Private Sector = – Government Sector

    So if you want the private sector to gain assets the the government sector HAS to lose money or go into deficit. We all want the private sector to gain assets so we can buy houses and cars and businesses, etc. When the government balances the budget and has a negative balance of payment the the private sector is draining money in taxes and foreign expenditures. Balanced budgets lead to recessions, something MMT showed years ago while orthodox economists thought it was the opposite.

    I’m sure Stephanie Kelton or Bill Mitchell could do a much better job than me, but I hope you get the gist of what MMT is about.

    • P J Evans says:

      It’s also a good explanation of why balanced-budget amendments should be round-filed on sight.

    • Rapier says:

      I wish there was a polite way to say this but bullshit. There are a couple of things which are sort of true but irrelevant to how the system operates or could possibly operate.

      Without the months it would take to get people to unlearn what they think money is and teach them how it is created I will only say that governments don’t create money.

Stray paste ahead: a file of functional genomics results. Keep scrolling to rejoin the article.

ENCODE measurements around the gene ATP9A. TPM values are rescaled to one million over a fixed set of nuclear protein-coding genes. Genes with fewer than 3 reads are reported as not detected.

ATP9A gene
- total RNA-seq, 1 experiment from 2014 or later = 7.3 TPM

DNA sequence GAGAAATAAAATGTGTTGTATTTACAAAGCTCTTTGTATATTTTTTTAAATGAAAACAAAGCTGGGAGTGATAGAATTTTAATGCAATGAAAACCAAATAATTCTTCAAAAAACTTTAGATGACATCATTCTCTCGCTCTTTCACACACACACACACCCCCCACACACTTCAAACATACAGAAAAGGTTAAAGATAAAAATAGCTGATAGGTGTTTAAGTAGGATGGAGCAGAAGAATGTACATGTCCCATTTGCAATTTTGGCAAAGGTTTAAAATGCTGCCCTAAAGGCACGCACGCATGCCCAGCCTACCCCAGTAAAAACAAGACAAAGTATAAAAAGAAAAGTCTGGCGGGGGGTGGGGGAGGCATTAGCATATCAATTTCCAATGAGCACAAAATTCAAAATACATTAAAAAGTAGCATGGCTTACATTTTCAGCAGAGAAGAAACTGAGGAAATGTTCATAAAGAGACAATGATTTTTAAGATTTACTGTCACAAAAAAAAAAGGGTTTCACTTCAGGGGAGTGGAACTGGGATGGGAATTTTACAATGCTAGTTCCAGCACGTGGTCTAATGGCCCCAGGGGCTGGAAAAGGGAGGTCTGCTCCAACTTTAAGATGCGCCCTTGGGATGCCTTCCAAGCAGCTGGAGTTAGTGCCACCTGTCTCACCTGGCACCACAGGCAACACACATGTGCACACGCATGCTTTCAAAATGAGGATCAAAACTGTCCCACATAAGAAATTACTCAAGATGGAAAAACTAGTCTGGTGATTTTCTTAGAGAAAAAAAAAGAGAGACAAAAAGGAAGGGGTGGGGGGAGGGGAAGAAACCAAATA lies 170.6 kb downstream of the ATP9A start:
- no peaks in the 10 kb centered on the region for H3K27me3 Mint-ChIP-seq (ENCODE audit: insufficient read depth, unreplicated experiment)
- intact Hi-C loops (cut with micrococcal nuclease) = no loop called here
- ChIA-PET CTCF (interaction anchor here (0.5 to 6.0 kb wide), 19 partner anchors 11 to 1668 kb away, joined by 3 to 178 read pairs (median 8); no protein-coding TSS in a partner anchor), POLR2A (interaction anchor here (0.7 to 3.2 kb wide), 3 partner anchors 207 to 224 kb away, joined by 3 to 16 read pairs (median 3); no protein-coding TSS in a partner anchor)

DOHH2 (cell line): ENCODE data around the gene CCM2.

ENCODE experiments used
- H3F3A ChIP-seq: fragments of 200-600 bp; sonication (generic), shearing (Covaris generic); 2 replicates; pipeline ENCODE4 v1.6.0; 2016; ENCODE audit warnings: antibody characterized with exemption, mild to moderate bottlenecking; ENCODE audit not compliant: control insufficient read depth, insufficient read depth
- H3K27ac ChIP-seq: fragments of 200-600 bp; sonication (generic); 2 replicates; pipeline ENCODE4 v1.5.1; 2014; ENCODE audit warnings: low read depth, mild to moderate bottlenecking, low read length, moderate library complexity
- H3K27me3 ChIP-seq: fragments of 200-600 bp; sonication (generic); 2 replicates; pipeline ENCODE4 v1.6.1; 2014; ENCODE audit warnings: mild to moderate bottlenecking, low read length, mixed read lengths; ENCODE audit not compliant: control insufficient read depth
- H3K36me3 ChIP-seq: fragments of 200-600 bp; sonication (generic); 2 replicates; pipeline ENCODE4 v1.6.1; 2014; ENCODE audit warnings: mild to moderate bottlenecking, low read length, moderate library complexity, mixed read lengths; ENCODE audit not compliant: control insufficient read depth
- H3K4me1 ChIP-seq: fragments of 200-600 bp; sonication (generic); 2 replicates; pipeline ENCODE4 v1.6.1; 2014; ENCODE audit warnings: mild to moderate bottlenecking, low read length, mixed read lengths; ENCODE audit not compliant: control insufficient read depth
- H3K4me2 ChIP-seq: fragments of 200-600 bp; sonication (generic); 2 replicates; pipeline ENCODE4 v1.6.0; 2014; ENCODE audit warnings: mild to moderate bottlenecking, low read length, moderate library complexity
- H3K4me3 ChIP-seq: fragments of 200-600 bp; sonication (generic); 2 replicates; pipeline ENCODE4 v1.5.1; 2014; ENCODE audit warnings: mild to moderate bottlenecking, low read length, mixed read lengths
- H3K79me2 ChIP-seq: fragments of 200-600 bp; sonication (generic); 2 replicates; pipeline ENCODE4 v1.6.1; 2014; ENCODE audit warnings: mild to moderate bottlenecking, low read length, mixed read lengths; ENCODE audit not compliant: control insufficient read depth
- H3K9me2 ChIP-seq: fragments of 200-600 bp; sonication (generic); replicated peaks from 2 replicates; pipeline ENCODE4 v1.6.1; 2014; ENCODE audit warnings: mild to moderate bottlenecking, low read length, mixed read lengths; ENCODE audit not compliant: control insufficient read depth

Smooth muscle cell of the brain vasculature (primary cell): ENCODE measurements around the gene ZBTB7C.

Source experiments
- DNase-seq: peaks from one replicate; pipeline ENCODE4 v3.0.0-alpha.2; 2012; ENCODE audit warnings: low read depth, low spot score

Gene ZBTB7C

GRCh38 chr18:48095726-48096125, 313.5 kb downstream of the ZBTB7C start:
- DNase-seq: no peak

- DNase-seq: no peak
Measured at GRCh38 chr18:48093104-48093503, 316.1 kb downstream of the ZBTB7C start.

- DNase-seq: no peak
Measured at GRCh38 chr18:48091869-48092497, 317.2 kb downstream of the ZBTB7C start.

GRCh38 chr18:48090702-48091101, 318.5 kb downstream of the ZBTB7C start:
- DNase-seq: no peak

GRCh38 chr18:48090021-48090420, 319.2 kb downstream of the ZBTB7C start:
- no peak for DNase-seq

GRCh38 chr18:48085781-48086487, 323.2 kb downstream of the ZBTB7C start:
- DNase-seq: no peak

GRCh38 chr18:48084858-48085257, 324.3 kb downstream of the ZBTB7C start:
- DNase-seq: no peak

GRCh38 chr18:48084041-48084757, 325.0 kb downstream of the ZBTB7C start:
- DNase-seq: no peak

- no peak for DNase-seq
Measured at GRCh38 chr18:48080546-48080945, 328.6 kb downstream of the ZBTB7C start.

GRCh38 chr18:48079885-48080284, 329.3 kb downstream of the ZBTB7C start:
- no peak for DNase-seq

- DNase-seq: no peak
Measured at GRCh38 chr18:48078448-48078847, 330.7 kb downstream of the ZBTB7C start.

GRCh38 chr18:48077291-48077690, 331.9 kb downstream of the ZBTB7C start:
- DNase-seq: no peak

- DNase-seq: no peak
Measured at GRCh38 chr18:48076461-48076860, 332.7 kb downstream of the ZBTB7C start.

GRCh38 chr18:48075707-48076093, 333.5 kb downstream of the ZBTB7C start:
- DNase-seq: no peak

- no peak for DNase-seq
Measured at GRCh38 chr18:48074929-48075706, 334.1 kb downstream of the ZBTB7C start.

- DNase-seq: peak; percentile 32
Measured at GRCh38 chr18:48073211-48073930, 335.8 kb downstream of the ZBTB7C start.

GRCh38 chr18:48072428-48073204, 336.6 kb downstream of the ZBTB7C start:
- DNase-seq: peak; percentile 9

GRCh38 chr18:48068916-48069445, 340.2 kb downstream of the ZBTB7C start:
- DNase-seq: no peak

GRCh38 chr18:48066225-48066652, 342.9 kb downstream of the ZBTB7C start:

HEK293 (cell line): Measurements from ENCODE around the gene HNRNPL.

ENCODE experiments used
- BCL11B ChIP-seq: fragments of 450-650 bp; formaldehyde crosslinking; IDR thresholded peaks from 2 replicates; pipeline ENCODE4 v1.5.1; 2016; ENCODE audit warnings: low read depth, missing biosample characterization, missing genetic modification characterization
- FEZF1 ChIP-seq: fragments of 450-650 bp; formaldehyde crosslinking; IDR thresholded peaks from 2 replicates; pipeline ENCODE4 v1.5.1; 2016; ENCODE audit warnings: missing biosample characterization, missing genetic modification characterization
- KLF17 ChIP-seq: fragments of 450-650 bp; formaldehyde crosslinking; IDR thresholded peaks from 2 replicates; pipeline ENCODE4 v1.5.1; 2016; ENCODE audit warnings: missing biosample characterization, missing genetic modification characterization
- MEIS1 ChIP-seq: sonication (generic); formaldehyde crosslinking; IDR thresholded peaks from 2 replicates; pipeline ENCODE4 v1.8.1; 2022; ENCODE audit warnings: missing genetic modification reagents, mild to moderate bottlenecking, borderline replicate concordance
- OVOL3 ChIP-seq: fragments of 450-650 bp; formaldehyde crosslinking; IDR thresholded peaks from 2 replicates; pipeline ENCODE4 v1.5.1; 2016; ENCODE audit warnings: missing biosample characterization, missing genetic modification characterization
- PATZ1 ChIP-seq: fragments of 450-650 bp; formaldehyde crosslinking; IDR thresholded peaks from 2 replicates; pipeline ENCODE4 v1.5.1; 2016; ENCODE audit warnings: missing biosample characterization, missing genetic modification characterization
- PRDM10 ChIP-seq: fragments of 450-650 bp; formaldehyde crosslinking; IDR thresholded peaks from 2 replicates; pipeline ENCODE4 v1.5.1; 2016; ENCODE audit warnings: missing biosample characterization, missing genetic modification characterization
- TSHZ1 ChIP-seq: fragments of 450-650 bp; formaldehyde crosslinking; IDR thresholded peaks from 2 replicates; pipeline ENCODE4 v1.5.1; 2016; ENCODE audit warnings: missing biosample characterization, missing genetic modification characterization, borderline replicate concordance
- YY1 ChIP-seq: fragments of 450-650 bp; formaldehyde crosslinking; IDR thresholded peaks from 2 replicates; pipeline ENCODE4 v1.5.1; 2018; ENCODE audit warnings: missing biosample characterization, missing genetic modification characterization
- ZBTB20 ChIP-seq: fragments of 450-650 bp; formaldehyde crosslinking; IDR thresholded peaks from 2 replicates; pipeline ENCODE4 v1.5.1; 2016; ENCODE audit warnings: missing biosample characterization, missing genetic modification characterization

• Bruce Olsen says:

      An MMTer would also say fiat money is legitimized by the fact that taxes must be paid in the money the government created and spends into the economy.

      Banks don’t create money, they’re allowed to create debt denominated in dollars that can be spent, but only for a while: it must eventually be repaid with interest.

  7. 200Toros says:

    Nice summation of relevant issues at hand, thank you Ed. Another dynamic, and no doubt you’ve already considered this, is the context of the Fed/Treasury actions within the global capital markets. I would humbly submit for your consideration the following: